AnsweredAssumed Answered

kswapd and oom killer triggered when system has >200MBytes free

Question asked by Bjorn Bosell on Oct 22, 2015

OS: Yocto 1.8, Kernel 3.10.53
HW: Congatec qmx6dl Q7 module, 1GByte RAM, 4GByte eMMC
RootFS: on eMMC
Software running: Some python3 applications.
Hi,

We see some odd behavior when we reach about 250MByte of free memory, the caches/buffers starts emptying and kswapd starts consuming more and more CPU, eventually if we keep allocating the system grinds to a halt and then the OOM killer kicks in to free up memory.
We removed the memory hogging applications we had running, and with a small python program we allocated memory and was able to see the same behavior, leading us to believe it is not related to any of the admittedly memory hungry software we run.

We have configured the OOM behavior to be panic and then reboot. And we see that just prior to the OOM triggered reboot we have around 230MBytes reported free. (having top running over a serial console)

We suspect this may have something to do with the CMA memory, which is configured to 320Mbyte (default setting).
We have tried running with CMA disabled, and with the same test, the system ended up in the same state with kswapd and OOM killer at around 40MB free. Which seems reasonable when taking in low watermark etc into consideration.

The product we are working on will eventually have a JVM running alongside a qtwebengine based web browser outputing to either 1080p over HDMI or 1280x1024 over LVDS, so we suspect that we do need the CMA pool even though quick tests have indicated that everything works fine when CMA is disabled. Just lowering the CMA pool will cause allocation issues reported from the galcore driver.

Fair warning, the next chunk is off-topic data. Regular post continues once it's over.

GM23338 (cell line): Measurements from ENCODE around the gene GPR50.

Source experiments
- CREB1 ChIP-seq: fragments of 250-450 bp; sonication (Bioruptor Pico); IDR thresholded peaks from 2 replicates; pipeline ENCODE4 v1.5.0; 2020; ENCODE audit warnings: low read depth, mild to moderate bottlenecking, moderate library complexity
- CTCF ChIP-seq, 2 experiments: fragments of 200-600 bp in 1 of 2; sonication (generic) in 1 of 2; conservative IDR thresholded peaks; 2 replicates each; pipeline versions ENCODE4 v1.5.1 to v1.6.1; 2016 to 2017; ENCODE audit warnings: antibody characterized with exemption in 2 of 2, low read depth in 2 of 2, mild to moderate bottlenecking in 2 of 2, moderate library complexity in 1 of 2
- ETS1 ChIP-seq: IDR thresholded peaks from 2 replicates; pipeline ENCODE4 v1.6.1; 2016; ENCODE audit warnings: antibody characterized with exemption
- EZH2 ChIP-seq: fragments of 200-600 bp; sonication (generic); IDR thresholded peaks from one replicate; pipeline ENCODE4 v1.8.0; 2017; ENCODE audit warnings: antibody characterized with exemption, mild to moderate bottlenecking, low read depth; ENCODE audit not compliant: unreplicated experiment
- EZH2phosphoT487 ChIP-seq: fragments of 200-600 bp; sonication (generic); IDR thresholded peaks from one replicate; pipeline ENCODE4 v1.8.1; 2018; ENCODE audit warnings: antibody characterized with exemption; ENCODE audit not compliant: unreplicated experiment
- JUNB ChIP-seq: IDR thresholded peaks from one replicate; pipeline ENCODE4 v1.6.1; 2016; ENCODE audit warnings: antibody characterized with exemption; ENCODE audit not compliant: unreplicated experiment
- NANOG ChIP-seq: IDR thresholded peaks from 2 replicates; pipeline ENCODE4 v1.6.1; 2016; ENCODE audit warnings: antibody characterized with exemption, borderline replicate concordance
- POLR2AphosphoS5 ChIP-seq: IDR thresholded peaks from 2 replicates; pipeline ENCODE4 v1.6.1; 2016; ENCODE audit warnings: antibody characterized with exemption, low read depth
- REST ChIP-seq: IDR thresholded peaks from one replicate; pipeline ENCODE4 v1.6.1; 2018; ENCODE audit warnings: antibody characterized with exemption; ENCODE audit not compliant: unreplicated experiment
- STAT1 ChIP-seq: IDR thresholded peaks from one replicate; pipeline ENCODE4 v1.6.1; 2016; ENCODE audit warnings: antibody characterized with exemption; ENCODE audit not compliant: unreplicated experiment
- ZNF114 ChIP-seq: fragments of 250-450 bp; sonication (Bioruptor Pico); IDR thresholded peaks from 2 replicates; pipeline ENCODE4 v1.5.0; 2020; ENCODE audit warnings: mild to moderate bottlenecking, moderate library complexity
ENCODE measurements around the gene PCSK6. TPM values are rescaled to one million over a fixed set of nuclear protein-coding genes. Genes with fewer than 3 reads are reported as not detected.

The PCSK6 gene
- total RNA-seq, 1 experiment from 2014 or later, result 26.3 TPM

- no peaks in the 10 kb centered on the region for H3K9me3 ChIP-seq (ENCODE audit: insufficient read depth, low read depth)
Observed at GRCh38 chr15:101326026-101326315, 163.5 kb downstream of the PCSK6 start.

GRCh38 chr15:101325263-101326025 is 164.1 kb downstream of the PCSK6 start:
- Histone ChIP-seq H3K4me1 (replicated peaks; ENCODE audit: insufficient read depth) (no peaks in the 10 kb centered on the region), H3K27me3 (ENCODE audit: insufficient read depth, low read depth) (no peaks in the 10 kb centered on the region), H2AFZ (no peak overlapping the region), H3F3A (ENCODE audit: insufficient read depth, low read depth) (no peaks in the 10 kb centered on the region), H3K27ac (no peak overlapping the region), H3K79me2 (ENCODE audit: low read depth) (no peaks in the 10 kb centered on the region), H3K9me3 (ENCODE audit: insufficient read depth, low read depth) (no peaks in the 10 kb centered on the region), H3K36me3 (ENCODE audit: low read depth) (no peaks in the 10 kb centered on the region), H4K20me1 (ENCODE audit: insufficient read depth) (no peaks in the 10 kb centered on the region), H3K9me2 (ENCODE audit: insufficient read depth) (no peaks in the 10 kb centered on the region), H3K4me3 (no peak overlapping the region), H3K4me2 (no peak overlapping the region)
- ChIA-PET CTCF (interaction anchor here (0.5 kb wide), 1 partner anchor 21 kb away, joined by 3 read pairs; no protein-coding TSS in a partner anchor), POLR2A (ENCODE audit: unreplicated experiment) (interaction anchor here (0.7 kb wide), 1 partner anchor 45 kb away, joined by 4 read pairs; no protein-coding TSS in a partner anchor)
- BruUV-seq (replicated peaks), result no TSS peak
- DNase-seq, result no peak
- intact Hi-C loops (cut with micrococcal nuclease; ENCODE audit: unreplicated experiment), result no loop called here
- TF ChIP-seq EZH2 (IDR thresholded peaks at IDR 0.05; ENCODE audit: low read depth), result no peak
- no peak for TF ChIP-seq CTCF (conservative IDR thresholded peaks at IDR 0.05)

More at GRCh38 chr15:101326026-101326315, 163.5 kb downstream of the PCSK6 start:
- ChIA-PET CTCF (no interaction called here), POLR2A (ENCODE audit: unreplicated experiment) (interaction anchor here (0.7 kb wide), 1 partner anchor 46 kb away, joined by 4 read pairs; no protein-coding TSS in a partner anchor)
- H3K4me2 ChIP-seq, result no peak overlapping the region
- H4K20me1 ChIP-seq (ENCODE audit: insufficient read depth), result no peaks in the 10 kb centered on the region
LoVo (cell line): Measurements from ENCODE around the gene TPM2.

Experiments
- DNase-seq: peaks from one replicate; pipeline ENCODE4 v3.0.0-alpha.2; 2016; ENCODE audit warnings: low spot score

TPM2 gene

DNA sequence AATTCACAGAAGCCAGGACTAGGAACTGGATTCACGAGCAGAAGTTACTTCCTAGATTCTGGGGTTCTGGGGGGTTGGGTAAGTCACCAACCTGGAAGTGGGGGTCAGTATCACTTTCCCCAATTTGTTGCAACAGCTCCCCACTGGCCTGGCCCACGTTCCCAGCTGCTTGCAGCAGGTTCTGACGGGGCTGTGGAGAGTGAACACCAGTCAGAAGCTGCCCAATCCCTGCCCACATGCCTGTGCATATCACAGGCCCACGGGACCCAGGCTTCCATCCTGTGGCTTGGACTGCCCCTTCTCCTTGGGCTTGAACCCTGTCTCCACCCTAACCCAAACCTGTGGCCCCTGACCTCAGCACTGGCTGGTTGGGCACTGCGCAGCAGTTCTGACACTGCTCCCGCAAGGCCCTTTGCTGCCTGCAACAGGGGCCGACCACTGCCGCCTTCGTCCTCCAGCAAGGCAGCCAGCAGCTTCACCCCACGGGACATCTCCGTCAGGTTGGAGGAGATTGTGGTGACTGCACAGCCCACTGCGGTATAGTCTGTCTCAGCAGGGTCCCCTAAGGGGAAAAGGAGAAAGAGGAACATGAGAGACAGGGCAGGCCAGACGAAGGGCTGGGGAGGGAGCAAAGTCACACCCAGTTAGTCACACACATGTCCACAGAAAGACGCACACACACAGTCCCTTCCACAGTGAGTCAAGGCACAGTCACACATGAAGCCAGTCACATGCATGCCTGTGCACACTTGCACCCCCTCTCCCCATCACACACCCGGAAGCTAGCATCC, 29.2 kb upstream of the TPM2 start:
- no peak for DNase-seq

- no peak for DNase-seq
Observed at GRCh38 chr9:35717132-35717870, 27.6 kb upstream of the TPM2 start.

After reading a bit about CMA, it would appear as if the memory reserved should be available to the system atleast for buffers/cache or non-anonymous pages. Which makes the findings a bit odd.

Has anyone seen a similar issue, and know of a solution or work-around?
We are of course considering solutions where we simply add a swap file, or get a module with more RAM, but it would be interesting to understand the behavior we see, and why the system reports 230Mbytes free and yet triggers the OOM killer.

Regards,
Bjorn

 

Edit:

We had changed the vm.min_free_kbytes to 32MBytes, which may have been the cause of this problem, when commenting out the line in /etc/sysctl.conf, we see a similar behavior as when the CMA was disabled alltogether.

 

Message was edited by: Bjorn Bosell

Outcomes